- Puget Sound Council: Assessing the Effectiveness of Concurrency: Final Report (2003) – Includes overview and "A Regional Perspective" on the effectiveness of transportation concurrency, developed in response to Destination 2030
- University of Washington: Concurrency Study (2007) – Includes reports from 2003 and 2006
- American Planning Association: Moving Beyond the Automobile, Multi-modal Transportation Planning in Bellingham, Washington (2009) – This Practicing Planner article describes Bellingham's innovative system of multimodal transportation concurrency management
- WA State Department of Commerce: Your Community’s Transportation System: A Guide to Reviewing, Updating and Implementing Your Transportation Element (2012) – See Ch. 6D on Concurrency Management Systems
- WA State Department of Transportation: Growth Management Act (GMA) Comprehensive Plan Resources – See Concurrency section
- Bellevue Municipal Code Ch. 14.10 – Traffic Standards Code. See Sec. 14.10.030 for level-of-service standard. Also see Puget Sound Regional Council (PSRC) and City of Bellevue Multimodal Concurrency Pilot Project (2009).
- Bellingham Municipal Code Ch. 13.70 – Multimodal Transportation Concurrency Management - Good example of application of concurrency to various modes of transportation, including pedestrian, bicycle, transit, and arterial streets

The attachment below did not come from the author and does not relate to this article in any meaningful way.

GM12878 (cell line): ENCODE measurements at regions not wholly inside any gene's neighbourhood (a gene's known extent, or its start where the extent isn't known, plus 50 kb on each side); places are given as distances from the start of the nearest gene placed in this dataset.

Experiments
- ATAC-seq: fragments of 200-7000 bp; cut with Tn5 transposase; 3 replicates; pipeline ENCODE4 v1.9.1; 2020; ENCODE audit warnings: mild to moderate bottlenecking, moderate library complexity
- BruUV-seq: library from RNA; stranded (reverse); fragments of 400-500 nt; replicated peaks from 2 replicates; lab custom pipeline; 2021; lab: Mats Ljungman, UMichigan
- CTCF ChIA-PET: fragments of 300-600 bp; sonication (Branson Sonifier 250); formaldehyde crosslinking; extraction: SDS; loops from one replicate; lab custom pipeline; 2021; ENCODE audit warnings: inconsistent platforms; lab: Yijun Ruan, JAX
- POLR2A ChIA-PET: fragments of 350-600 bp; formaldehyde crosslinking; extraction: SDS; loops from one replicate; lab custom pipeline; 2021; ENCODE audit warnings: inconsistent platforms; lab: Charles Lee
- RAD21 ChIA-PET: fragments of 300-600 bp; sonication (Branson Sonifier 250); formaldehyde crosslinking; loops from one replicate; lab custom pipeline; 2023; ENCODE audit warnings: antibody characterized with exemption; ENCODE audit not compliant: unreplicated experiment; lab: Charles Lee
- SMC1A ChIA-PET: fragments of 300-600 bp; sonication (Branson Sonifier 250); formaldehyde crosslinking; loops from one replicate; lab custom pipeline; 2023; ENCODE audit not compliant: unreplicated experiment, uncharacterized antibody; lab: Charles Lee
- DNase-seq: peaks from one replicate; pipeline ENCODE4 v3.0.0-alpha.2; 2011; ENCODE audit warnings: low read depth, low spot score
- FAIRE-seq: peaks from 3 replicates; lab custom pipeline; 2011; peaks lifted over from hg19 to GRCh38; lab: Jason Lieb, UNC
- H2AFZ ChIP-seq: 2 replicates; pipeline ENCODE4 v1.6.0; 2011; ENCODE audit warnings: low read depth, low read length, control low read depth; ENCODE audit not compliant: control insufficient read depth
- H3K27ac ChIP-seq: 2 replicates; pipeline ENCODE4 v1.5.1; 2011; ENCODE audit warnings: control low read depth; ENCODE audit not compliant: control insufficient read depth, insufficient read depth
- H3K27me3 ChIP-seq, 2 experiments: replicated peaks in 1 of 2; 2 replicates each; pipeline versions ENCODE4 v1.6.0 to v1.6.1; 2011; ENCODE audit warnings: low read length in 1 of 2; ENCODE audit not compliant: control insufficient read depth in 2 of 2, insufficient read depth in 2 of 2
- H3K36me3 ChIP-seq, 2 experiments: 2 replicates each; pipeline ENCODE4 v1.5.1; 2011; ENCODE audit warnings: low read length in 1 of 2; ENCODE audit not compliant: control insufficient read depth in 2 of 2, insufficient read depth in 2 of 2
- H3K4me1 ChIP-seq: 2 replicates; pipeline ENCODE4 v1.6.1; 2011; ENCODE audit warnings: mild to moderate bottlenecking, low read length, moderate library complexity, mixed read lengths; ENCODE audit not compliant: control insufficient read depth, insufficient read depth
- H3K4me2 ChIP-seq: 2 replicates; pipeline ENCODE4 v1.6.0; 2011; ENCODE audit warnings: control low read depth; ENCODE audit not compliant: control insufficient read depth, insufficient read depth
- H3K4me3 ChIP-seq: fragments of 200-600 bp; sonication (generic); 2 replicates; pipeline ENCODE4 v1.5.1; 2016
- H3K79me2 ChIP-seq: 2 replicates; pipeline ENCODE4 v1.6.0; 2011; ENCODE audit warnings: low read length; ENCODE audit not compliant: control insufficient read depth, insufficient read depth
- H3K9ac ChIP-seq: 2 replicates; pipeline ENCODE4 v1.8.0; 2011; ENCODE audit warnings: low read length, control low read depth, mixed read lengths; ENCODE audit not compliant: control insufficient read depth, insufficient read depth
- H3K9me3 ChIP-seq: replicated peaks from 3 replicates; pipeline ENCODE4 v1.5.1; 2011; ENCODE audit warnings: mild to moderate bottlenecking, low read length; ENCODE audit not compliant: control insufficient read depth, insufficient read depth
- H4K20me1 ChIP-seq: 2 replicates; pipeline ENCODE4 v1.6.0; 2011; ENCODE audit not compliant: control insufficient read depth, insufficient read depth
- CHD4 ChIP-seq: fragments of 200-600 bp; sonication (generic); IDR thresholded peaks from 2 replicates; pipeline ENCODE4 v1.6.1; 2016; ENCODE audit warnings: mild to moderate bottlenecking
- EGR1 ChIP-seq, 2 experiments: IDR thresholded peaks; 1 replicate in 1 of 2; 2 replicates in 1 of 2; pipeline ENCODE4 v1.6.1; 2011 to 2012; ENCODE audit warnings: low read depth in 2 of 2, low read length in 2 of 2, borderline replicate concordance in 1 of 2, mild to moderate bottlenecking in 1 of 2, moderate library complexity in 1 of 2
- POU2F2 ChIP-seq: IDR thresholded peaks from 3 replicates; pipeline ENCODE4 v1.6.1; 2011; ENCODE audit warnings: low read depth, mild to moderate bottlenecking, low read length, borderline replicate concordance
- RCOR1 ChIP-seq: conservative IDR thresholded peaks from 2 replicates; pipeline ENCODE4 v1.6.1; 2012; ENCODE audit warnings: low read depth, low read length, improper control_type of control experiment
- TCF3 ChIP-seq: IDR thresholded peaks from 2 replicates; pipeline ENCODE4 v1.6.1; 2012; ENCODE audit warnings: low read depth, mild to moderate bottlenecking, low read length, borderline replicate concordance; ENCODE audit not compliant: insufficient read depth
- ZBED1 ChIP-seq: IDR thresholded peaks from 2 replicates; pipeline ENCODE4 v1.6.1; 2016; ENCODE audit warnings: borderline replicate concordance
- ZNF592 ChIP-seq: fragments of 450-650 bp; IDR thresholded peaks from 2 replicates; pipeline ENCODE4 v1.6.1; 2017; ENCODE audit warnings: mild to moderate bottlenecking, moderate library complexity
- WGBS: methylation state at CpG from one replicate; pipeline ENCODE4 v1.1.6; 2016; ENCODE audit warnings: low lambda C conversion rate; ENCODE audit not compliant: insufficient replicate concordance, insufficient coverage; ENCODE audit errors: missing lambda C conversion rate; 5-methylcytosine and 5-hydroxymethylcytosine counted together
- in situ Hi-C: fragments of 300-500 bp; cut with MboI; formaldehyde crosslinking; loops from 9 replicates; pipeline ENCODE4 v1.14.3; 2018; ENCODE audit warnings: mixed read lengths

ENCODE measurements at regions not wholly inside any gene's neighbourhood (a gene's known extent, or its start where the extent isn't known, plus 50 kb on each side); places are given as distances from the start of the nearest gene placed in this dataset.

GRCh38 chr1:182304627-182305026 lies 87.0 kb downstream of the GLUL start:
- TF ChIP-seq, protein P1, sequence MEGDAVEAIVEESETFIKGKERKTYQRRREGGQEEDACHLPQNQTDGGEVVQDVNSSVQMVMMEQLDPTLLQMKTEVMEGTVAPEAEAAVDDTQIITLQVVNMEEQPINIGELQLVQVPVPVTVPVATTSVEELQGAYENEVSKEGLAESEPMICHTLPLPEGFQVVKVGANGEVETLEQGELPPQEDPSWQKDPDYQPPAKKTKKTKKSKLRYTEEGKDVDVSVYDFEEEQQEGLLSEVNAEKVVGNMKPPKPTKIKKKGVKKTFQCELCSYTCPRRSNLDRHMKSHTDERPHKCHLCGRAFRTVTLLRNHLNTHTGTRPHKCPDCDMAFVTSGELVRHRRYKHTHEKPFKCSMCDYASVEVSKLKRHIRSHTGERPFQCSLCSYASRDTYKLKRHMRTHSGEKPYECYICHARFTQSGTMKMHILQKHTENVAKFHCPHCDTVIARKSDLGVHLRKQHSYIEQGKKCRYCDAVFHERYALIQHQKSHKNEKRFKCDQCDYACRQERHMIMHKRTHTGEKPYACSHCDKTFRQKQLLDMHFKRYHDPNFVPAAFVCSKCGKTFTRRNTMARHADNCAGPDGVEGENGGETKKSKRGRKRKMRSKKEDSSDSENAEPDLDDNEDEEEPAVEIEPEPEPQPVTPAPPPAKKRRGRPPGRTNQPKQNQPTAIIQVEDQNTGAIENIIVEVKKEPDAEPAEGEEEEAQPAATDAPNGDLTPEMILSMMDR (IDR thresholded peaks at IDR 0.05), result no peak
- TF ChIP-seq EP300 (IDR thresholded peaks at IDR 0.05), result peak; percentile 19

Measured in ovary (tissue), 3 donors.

- Gig Harbor
- Kent Municipal Code Ch. 12.11 – Concurrency Management
- Spokane Municipal Code Ch. 17D.010 – Concurrency Certification
- Tacoma Municipal Code Ch. 13.16 – Concurrency Management System (in Title 13)
- Tumwater Municipal Code Ch. 15.48 – Transportation Concurrency Requirements
- Zillah Municipal Code Ch. 17.10 – Concurrency Review
- Clark County Code Ch. 40.350.020 – Transportation Concurrency Management System
- Snohomish County Code Ch. 30.66B – Concurrency and Road Impact Mitigation
- Thurston County Code Ch. 17.10 – Transportation Facilities Concurrency Management System
This section includes information on transportation concurrency programs from Washington jurisdictions. Bellingham and Redmond have developed multimodal transportation concurrency programs.
- Bellingham Transportation Concurrency – Provides a unique but very transferable method of integrating land use context and densities with multimodal transportation facilities and services, both to comply with GMA Concurrency requirements and to implement Bellingham’s infill land use strategy and multimodal transportation policies in the comprehensive plan. Includes multiple concurrency studies.
- King County Road Services Transportation Concurrency Program – Includes Transportation Needs Report (TNR), arterial function classification map, and annual concurrency update
- Pierce County Transportation Concurrency – Includes link to transportation concurrency management annual report
- Redmond Concurrency Management and Level of Service – Multimodal plan-based transportation concurrency system
- Renton Transportation Concurrency Program